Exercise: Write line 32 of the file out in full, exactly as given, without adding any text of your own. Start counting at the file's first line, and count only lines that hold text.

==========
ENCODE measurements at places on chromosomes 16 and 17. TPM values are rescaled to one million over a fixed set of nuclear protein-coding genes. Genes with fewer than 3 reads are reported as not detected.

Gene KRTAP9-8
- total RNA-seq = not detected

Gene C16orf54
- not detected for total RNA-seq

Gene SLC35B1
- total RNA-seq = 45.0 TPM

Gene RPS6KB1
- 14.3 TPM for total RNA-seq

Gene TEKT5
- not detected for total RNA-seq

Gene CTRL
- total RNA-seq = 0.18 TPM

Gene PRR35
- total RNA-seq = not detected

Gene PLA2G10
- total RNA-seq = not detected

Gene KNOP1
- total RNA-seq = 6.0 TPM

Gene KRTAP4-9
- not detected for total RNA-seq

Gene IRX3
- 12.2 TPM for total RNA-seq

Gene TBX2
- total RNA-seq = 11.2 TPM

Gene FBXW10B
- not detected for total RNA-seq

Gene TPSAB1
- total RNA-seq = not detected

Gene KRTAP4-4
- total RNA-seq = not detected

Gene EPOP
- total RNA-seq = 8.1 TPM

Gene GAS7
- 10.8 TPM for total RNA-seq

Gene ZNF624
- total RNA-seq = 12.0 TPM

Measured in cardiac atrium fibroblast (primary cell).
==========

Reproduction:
Gene EPOP